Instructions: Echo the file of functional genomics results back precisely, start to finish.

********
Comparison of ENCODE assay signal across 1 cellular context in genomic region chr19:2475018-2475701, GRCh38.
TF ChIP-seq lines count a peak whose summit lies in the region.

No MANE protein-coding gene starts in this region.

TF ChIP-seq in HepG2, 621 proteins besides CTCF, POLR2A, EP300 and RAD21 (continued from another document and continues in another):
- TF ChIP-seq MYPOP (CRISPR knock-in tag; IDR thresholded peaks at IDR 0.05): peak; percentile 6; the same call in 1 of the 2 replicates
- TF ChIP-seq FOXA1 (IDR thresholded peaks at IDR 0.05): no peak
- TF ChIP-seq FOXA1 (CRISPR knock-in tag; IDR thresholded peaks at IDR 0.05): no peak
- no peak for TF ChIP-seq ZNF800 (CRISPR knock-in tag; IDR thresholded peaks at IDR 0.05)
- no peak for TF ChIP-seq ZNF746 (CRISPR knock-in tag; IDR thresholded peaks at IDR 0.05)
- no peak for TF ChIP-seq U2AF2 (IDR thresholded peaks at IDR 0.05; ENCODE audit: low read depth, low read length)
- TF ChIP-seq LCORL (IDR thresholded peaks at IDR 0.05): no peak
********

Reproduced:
Comparison of ENCODE assay signal across 1 cellular context in genomic region chr19:2475018-2475701, GRCh38.
TF ChIP-seq lines count a peak whose summit lies in the region.

No MANE protein-coding gene starts in this region.

TF ChIP-seq in HepG2, 621 proteins besides CTCF, POLR2A, EP300 and RAD21 (continued from another document and continues in another):
- TF ChIP-seq MYPOP (CRISPR knock-in tag; IDR thresholded peaks at IDR 0.05): peak; percentile 6; the same call in 1 of the 2 replicates
- TF ChIP-seq FOXA1 (IDR thresholded peaks at IDR 0.05): no peak
- TF ChIP-seq FOXA1 (CRISPR knock-in tag; IDR thresholded peaks at IDR 0.05): no peak
- no peak for TF ChIP-seq ZNF800 (CRISPR knock-in tag; IDR thresholded peaks at IDR 0.05)
- no peak for TF ChIP-seq ZNF746 (CRISPR knock-in tag; IDR thresholded peaks at IDR 0.05)
- no peak for TF ChIP-seq U2AF2 (IDR thresholded peaks at IDR 0.05; ENCODE audit: low read depth, low read length)
- TF ChIP-seq LCORL (IDR thresholded peaks at IDR 0.05): no peak